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Photographing Small-Scale, Decorative Explosions

… otherwise known as fireworks!

For those of you who saw my link on my Facebook page about photographing fireworks, I had a chance to put the tips into practice myself at Ely’s fireworks display on Saturday, following Guy Fawkes night (sometimes known as Bonfire night in the UK,) on 5th November.

Remembering the tips, I took my tripod, so as to reduce camera shake at longer exposures. I grabbed my ioShutter cable, (which I reviewed recently here,) and camera, along with my original 18-55mm kit lens. I decided to take this lens rather than my trusty 50mm f/1.8 (more about that lens here,) for a few reasons:

  1. I’d be using Bulb mode to take long exposures, so a fast lens wasn’t really needed.
  2. I’d be using a narrow aperture of between f8 to f16 to get a large depth of field, ensuring as much of the scene was in focus as possible.
  3. The 18-55mm focal range gave me options for shooting wide at the bottom end, to include other scene elements for context, or to zoom in to 55mm for detail shots.
However, there was one problem – as I rushed out of the door, I forgot to pick up my iPhone, that I’d left on charge to ensure it would have enough battery for the evening. “No problem,” said my wife, “if we get separated, we’ll meet you at my Nan’s house after the show.”
Unfortunately, staying in contact wasn’t the issue here – I was going to use my iPhone as the remote shutter release, using ioShutter! No iPhone, no remote release.
I set up my tripod on the top of a small hill, so I would be able to shoot over the heads of most of the crowd. One challenge was getting the tripod level on the uneven ground, which took a surprising amount of adjusting – looks like I might be investing in a hotshoe spirit level at some point. Fortunately, there are ways of fixing tilted horizons in post.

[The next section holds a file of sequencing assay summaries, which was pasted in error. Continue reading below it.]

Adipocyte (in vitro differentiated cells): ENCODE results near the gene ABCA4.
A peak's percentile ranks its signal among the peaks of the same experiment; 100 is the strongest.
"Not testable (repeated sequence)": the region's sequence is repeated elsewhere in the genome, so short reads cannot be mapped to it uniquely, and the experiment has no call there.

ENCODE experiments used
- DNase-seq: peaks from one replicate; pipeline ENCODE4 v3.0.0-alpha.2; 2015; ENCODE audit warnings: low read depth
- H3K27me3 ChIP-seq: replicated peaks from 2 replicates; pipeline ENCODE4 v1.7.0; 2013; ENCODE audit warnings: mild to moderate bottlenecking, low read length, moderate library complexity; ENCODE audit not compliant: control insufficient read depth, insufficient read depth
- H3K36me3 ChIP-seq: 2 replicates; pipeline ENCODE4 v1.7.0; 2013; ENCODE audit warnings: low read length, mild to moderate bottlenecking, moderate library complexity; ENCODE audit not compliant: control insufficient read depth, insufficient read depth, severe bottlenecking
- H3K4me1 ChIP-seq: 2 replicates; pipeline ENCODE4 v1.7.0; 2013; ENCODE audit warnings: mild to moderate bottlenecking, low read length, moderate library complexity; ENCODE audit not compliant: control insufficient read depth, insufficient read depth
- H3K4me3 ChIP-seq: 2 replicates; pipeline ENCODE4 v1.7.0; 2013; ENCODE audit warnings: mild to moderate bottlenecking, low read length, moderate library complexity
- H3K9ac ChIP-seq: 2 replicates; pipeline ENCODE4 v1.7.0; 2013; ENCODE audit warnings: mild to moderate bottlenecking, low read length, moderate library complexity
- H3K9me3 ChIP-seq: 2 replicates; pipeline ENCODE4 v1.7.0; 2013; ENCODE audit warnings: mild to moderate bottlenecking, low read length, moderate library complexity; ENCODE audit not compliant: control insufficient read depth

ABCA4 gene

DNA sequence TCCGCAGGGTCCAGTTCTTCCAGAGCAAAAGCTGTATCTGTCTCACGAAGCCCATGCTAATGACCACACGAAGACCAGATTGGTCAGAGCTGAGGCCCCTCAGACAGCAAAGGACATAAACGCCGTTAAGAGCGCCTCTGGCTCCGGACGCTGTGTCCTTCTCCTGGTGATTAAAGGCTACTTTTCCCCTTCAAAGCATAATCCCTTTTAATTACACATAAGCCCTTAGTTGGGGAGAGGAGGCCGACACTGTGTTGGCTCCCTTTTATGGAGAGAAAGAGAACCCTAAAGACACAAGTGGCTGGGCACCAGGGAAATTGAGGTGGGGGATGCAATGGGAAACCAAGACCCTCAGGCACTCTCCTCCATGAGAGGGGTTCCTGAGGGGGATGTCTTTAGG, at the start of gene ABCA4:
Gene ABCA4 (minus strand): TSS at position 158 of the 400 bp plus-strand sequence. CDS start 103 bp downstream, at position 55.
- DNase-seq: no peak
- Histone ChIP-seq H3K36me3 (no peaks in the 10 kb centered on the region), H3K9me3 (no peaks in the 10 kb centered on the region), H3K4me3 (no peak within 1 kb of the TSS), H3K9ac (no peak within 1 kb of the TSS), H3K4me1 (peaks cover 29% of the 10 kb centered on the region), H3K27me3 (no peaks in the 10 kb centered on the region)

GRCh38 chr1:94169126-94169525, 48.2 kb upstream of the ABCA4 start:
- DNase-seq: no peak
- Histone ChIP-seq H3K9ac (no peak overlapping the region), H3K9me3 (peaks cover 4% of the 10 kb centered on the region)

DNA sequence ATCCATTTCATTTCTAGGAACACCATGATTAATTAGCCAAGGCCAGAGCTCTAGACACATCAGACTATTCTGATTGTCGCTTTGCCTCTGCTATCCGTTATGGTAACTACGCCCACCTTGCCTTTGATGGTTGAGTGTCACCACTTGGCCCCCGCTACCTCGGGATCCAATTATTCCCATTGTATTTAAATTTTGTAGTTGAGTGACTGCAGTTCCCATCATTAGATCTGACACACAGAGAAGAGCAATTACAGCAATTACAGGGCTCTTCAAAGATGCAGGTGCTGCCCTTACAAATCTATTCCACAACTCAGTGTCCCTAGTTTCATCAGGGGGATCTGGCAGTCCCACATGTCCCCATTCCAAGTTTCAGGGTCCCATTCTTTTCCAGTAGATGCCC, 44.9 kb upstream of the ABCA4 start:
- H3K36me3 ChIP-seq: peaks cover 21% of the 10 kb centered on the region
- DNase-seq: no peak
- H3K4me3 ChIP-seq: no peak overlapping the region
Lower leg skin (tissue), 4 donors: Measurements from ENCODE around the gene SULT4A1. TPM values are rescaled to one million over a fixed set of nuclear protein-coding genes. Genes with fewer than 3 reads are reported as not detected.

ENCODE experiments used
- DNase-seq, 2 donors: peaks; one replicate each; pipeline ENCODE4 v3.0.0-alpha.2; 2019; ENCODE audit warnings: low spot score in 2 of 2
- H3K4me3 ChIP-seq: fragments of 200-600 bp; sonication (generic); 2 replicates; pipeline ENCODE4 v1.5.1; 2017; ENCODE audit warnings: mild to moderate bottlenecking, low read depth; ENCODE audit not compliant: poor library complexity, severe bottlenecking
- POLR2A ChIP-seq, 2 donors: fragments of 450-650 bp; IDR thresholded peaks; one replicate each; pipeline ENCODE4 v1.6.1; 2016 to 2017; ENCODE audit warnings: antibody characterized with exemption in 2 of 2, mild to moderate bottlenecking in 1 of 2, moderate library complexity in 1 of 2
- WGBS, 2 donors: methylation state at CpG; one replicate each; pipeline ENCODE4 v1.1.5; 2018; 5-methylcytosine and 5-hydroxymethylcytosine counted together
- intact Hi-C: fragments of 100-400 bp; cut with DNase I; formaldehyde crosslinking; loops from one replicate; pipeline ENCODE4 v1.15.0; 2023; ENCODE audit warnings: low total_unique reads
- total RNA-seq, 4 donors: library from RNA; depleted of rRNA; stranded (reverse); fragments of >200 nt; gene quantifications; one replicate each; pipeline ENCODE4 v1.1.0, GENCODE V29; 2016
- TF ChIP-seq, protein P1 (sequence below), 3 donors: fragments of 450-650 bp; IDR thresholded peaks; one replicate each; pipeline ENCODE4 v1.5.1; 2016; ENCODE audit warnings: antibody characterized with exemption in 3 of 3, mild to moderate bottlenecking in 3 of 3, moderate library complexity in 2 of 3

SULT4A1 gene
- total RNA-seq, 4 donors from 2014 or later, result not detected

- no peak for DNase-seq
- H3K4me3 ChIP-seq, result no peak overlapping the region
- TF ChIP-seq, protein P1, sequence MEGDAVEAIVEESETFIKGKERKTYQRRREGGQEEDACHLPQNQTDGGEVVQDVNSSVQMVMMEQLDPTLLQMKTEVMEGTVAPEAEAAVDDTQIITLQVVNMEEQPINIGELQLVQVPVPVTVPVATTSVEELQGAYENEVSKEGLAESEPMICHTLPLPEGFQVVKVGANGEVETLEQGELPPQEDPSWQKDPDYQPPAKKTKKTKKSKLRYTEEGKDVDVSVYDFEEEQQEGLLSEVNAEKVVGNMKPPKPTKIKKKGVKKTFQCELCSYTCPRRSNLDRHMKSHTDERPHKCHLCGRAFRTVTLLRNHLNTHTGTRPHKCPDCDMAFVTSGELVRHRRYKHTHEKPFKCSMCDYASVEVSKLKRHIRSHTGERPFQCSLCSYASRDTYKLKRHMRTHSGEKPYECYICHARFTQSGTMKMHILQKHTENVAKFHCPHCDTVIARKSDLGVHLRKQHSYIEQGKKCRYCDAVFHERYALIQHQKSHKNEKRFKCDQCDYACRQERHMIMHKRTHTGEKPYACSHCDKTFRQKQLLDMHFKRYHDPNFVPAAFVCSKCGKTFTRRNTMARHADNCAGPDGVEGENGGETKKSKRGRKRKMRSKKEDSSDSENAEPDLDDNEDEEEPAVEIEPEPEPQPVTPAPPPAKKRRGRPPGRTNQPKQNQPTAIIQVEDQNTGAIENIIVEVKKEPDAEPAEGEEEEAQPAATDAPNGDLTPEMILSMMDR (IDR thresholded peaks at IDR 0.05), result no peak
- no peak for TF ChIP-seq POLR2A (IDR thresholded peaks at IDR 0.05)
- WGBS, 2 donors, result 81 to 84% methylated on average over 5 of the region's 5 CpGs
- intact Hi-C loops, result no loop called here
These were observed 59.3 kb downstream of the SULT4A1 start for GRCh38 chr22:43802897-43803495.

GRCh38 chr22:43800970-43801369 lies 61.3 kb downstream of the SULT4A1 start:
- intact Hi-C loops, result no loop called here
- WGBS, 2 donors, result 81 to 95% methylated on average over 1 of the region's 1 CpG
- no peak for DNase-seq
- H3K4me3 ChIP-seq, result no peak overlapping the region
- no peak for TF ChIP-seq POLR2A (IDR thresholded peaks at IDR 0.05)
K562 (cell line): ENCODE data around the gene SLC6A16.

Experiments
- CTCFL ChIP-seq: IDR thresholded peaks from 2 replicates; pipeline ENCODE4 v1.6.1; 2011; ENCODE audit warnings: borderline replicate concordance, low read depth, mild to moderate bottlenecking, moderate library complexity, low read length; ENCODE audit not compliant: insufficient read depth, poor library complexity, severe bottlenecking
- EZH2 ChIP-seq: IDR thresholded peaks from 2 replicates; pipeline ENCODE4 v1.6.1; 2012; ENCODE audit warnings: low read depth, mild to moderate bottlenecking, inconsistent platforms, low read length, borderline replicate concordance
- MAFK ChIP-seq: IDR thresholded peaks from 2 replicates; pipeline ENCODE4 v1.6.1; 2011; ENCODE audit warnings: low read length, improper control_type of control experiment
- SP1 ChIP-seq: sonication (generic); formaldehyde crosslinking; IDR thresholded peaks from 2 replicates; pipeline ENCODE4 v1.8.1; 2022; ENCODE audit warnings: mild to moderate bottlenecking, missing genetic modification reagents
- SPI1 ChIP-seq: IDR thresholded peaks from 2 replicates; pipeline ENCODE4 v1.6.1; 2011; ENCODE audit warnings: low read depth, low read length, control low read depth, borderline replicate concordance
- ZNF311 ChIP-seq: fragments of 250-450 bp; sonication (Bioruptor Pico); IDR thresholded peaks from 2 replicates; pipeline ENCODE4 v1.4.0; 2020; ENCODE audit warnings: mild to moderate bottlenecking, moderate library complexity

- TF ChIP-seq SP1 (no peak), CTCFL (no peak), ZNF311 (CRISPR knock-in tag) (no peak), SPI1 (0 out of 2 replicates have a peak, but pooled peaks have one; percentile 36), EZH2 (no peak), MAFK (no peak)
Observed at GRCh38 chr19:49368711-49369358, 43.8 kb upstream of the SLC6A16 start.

After playing around with the settings early on in the display, I settled on f11 as my go-to aperture for the evening and shot anywhere between 1-10 seconds per frame, with the majority around the 5 second mark, moving to 2 seconds for larger, more bright explosions and 8 seconds for smaller, dimmer ones (although anticipating what was coming proved to be about as successful as predicting the stock market,) and generally just mixing it up to see what I would get.

I also remembered that another way to help reduce camera shake was to turn on a function called mirror lockup. In a DSLR like the Canon 550D I have, there is usually a way to move the mirror up separately to taking the shot. Normally this all happens with one push of the shutter release button, but the movement of the mirror can cause the camera to shake. This way, the first press moves the mirror out of the way, the second press activating the shutter release. I learned two things about mirror lockup:

  1. If you have live preview on, (i.e. viewing the scene through the LCD screen on the back of the camera,) mirror lockup doesn’t work. (The same applies to firing the flash, either on or off-camera.)
  2. If you forget to turn mirror lockup off, it might appear that the camera isn’t working, as the shutter button doesn’t appear to take pictures. I thought at first that I’d left bulb mode on, but it still didn’t seem to take pictures on 1/500 second shutter speed because I was only pressing once, which was moving the mirror and not releasing the shutter.

Unfortunately, I only figured these things out the next day. Oh well, you live and learn.

So, learns for next time:

  • Take my iPhone, otherwise there’s no point taking the ioShutter cable.
  • Yes, pressing the shutter button, even while on a tripod, can shake the camera quite a lot.
  • Even though the tips recommend turning of IS (the lens’s anti shake technology,) as that can actually introduce shake, it can help if you are using the normal shutter release button.
  • Don’t use live view, especially if using the mirror lockup function.
  • A hotshoe spirit level might be useful. (It occurred to me that several camera apps have an on-screen spirit level, but, as mentioned earlier, I’d forgotten my bloody iPhone.)
  • Gloves. Pushing a button can get cold in November. (Unless you have some sort of remote release you can trigger in your pocket, like say, oh I don’t know …)
  • Shooting fireworks is fun!

Here’s some of my favourites from the evening – which ones are yours? Feel free to tell me in the comments, or post your own fireworks pics!

  • cheshkat on November 13, 2012

    I have a tiny little remote that I adore. The other way around it is to use the timer setting. That minimises shake a lot.

    • Narshada on November 13, 2012

      Next time I’ll definitely remember my iPhone to use as my remote. Timer is good for portraits & landscapes, but a little hit & miss for fireworks using Bulb mode maybe? Might be worth a try though.

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